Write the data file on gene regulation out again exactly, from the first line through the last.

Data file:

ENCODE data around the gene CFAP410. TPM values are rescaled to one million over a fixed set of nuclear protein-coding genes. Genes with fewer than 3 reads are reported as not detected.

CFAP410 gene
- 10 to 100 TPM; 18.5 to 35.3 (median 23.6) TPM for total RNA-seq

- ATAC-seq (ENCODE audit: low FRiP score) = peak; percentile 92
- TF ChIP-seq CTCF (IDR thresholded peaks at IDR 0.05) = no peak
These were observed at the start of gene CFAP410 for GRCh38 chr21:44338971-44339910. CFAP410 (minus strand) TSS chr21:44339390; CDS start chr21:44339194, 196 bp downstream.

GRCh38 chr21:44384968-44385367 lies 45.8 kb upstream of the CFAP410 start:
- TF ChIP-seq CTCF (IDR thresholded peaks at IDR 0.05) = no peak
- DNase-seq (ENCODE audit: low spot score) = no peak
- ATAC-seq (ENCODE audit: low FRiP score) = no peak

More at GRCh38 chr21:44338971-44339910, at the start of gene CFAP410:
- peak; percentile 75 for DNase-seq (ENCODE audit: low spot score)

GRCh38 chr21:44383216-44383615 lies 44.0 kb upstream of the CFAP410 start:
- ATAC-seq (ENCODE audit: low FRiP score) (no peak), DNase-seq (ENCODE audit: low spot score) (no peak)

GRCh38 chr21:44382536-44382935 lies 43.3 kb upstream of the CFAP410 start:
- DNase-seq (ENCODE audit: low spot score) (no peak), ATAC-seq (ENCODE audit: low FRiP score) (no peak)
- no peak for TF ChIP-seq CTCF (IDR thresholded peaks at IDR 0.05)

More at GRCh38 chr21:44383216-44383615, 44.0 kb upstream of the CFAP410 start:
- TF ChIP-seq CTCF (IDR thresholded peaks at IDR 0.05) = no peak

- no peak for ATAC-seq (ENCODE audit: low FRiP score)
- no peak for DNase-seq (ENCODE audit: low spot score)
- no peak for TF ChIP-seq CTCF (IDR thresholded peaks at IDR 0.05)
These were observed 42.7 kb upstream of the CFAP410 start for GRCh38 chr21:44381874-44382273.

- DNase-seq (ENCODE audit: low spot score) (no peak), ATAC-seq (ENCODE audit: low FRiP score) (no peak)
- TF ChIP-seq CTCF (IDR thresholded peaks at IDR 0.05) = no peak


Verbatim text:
ENCODE data around the gene CFAP410. TPM values are rescaled to one million over a fixed set of nuclear protein-coding genes. Genes with fewer than 3 reads are reported as not detected.

CFAP410 gene
- 10 to 100 TPM; 18.5 to 35.3 (median 23.6) TPM for total RNA-seq

- ATAC-seq (ENCODE audit: low FRiP score) = peak; percentile 92
- TF ChIP-seq CTCF (IDR thresholded peaks at IDR 0.05) = no peak
These were observed at the start of gene CFAP410 for GRCh38 chr21:44338971-44339910. CFAP410 (minus strand) TSS chr21:44339390; CDS start chr21:44339194, 196 bp downstream.

GRCh38 chr21:44384968-44385367 lies 45.8 kb upstream of the CFAP410 start:
- TF ChIP-seq CTCF (IDR thresholded peaks at IDR 0.05) = no peak
- DNase-seq (ENCODE audit: low spot score) = no peak
- ATAC-seq (ENCODE audit: low FRiP score) = no peak

More at GRCh38 chr21:44338971-44339910, at the start of gene CFAP410:
- peak; percentile 75 for DNase-seq (ENCODE audit: low spot score)

GRCh38 chr21:44383216-44383615 lies 44.0 kb upstream of the CFAP410 start:
- ATAC-seq (ENCODE audit: low FRiP score) (no peak), DNase-seq (ENCODE audit: low spot score) (no peak)

GRCh38 chr21:44382536-44382935 lies 43.3 kb upstream of the CFAP410 start:
- DNase-seq (ENCODE audit: low spot score) (no peak), ATAC-seq (ENCODE audit: low FRiP score) (no peak)
- no peak for TF ChIP-seq CTCF (IDR thresholded peaks at IDR 0.05)

More at GRCh38 chr21:44383216-44383615, 44.0 kb upstream of the CFAP410 start:
- TF ChIP-seq CTCF (IDR thresholded peaks at IDR 0.05) = no peak

- no peak for ATAC-seq (ENCODE audit: low FRiP score)
- no peak for DNase-seq (ENCODE audit: low spot score)
- no peak for TF ChIP-seq CTCF (IDR thresholded peaks at IDR 0.05)
These were observed 42.7 kb upstream of the CFAP410 start for GRCh38 chr21:44381874-44382273.

- DNase-seq (ENCODE audit: low spot score) (no peak), ATAC-seq (ENCODE audit: low FRiP score) (no peak)
- TF ChIP-seq CTCF (IDR thresholded peaks at IDR 0.05) = no peak